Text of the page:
1. I’d like to address my accusations of skepticism being rooted in the ego or envy. I can’t use any better example of this than the life of Jesus Himself. Those who surrounded Him had ever reason to be skeptical of His claims. “You think you are One with the Father, huh? Why should we believe you???” Fair enough. That skepticism/suspicion was understandable and even appropriate. The people, however, had ample opportunity to witness Jesus, to listen to His teachings, to see Him demonstrate supernatural ability to heal the sick and even raise the dead, among other things. He proved His claims through the life He lived and the love He demonstrated. At some point, that skepticism/suspicion had to either give way to acceptance of His claims or to harden itself against Him. People did both of these things. Some softened to Jesus and loved Him while others chose to hate him, no matter what He did or said. His character didn’t matter. His supernatural acts didn’t matter. His words didn’t matter. And the Scripture clearly identifies why the religious leaders hated him. Matthew 27:18 says that the Jews handed Jesus over out of envy. He had stolen the hearts of the people with His purity and goodness and the religious leaders (who considered themselves to be pure and good) were green with jealousy. Instead of bowing to the proof right in front of them (and allowing their skepticism and suspicion to be satisfied with the testimony of Jesus’ life), they chose to be stiff-necked and hand Him over to die. He had bruised their egos over and over and over again. I can safely say that the religious leaders handed Jesus over to be killed because of their ego and jealousy.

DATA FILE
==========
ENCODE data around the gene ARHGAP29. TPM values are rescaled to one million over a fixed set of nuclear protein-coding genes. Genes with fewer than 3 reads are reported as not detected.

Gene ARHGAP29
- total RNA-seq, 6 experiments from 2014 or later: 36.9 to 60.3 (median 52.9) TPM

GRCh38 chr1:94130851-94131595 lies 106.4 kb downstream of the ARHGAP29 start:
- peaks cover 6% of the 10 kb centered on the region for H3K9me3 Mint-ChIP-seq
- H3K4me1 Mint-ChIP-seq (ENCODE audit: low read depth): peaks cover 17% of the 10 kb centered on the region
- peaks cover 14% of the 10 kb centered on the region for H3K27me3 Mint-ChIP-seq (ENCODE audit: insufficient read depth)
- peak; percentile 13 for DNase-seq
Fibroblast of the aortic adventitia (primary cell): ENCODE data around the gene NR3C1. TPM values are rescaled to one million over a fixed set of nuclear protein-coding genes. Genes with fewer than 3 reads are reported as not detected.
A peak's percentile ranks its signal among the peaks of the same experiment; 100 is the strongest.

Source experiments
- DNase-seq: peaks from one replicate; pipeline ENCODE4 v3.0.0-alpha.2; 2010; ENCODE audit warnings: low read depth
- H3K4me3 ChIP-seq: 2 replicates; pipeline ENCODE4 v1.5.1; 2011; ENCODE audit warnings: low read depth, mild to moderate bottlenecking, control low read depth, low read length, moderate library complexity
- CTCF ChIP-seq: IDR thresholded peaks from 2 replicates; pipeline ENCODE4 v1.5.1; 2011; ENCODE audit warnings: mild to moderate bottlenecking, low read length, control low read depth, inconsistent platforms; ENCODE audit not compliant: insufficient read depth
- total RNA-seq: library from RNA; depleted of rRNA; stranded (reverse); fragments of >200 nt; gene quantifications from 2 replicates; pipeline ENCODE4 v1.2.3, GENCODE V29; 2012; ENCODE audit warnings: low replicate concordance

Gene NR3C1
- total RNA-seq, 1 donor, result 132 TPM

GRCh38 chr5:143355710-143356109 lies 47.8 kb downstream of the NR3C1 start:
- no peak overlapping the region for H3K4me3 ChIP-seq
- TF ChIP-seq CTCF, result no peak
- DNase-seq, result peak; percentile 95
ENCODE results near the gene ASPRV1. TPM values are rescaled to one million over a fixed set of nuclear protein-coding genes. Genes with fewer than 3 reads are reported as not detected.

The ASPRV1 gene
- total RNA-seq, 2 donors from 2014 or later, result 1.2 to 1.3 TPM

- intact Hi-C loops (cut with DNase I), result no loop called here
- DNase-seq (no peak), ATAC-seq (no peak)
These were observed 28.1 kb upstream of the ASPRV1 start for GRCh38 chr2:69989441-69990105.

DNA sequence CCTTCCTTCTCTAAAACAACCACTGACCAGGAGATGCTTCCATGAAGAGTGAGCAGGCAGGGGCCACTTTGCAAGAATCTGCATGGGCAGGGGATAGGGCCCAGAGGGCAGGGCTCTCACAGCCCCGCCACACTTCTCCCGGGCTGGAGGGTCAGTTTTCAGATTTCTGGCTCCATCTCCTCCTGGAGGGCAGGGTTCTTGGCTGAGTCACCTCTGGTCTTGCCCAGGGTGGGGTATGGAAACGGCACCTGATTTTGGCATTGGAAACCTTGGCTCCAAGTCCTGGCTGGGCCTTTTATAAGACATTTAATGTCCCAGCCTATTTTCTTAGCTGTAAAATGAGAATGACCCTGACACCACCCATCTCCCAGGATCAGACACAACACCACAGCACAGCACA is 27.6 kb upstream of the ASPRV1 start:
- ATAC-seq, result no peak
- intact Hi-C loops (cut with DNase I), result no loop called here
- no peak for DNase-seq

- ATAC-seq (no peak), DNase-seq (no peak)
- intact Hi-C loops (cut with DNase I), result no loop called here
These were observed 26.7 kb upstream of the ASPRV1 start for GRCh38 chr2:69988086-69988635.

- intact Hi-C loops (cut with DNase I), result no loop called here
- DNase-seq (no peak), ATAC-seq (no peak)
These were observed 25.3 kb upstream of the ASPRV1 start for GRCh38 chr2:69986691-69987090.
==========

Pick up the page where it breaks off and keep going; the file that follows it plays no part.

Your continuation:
The point here is that everyone had the right to be duly skeptical of Jesus. They also had opportunity to witness His life and either accept or reject based on the evidence they saw…including ways in which His life and ministry was fulfilling prophecy. The Bereans are another example of a wise example. They didn’t just believe Paul. They searched the Scripture to either validate or reject what he was saying. (Acts 17:11) So is it is today with the things we hear from other people. We should be wise in how we approach any faith claim and use our intellect to investigate the claims from every angle. But there does come a point when we either have to accept or reject. And let’s all be wise in that decision because sometimes the stakes are high.

  2. Pingback: What are ultimate truth claims? - Another Christian OptionAnother Christian Option